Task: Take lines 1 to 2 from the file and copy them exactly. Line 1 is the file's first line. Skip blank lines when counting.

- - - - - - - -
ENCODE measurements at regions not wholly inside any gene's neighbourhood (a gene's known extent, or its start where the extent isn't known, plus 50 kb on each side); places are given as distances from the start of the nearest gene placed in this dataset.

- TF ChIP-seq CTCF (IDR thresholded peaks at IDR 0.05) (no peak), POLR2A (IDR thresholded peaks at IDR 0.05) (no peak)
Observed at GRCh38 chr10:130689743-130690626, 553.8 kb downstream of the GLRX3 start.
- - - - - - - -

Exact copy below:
ENCODE measurements at regions not wholly inside any gene's neighbourhood (a gene's known extent, or its start where the extent isn't known, plus 50 kb on each side); places are given as distances from the start of the nearest gene placed in this dataset.

- TF ChIP-seq CTCF (IDR thresholded peaks at IDR 0.05) (no peak), POLR2A (IDR thresholded peaks at IDR 0.05) (no peak)